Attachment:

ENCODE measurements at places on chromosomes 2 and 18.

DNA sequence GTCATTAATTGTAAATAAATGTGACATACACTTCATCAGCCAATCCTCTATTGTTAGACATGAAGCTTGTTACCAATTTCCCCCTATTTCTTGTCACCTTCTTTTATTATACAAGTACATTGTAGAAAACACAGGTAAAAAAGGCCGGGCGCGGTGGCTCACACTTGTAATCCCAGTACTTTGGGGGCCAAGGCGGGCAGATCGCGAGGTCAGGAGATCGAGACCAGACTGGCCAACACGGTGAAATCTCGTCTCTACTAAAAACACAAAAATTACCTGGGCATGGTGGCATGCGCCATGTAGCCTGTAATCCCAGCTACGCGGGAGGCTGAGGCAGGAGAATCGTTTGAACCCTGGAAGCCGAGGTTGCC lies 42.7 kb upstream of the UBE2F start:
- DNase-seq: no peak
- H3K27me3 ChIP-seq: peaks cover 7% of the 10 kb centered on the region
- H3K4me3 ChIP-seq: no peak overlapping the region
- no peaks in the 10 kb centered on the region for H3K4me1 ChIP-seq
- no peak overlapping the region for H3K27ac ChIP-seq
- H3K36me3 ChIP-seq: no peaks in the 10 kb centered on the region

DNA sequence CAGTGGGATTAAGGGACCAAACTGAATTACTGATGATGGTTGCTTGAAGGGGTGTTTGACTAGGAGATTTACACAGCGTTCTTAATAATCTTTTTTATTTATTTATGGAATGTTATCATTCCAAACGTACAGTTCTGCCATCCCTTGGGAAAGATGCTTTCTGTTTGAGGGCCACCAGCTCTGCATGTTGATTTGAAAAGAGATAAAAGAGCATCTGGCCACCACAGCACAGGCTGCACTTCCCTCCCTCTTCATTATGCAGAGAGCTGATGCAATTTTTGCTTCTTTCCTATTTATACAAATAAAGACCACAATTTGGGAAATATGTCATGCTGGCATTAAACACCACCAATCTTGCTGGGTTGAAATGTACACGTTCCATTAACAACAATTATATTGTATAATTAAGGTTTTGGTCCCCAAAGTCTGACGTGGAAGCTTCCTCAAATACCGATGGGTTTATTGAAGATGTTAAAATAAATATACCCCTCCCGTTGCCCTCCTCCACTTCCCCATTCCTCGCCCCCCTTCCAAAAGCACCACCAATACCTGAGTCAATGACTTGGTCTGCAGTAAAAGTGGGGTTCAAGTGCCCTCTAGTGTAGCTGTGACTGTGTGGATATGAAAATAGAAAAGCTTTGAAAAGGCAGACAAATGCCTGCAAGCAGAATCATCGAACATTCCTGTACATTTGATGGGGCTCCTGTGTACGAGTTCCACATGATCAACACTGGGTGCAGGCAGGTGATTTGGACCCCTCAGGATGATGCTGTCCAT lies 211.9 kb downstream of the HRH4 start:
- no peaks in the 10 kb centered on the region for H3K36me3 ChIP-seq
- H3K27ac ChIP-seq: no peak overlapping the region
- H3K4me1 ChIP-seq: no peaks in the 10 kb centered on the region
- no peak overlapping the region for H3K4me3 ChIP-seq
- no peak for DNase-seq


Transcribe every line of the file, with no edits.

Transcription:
ENCODE measurements at places on chromosomes 2 and 18.

DNA sequence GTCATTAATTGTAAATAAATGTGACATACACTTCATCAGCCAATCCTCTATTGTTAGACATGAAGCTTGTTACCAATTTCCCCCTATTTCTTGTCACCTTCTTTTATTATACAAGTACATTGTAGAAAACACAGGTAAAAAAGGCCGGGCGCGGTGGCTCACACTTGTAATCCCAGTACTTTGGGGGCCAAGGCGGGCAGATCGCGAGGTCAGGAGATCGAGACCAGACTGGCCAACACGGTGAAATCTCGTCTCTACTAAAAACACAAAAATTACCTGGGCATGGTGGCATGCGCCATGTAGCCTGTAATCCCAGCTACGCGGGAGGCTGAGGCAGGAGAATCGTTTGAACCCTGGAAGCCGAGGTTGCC lies 42.7 kb upstream of the UBE2F start:
- DNase-seq: no peak
- H3K27me3 ChIP-seq: peaks cover 7% of the 10 kb centered on the region
- H3K4me3 ChIP-seq: no peak overlapping the region
- no peaks in the 10 kb centered on the region for H3K4me1 ChIP-seq
- no peak overlapping the region for H3K27ac ChIP-seq
- H3K36me3 ChIP-seq: no peaks in the 10 kb centered on the region

DNA sequence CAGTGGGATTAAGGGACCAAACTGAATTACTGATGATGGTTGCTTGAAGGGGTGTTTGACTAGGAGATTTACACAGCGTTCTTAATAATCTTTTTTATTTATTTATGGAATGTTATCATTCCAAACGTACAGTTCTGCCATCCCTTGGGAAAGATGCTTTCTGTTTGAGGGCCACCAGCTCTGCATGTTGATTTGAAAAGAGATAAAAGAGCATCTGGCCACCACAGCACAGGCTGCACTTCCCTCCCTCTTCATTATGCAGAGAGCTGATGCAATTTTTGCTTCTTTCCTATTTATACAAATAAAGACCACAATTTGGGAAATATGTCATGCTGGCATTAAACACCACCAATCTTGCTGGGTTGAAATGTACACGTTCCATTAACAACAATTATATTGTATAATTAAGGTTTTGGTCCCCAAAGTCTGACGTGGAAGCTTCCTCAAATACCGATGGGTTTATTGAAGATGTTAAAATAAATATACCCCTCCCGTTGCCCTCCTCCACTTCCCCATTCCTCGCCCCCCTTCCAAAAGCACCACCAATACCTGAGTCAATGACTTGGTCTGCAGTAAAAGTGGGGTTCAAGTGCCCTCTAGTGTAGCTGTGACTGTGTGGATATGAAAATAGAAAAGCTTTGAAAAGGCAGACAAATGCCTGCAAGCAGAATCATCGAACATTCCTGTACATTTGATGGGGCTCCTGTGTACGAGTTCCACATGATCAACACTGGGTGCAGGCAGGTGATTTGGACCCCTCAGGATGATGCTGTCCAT lies 211.9 kb downstream of the HRH4 start:
- no peaks in the 10 kb centered on the region for H3K36me3 ChIP-seq
- H3K27ac ChIP-seq: no peak overlapping the region
- H3K4me1 ChIP-seq: no peaks in the 10 kb centered on the region
- no peak overlapping the region for H3K4me3 ChIP-seq
- no peak for DNase-seq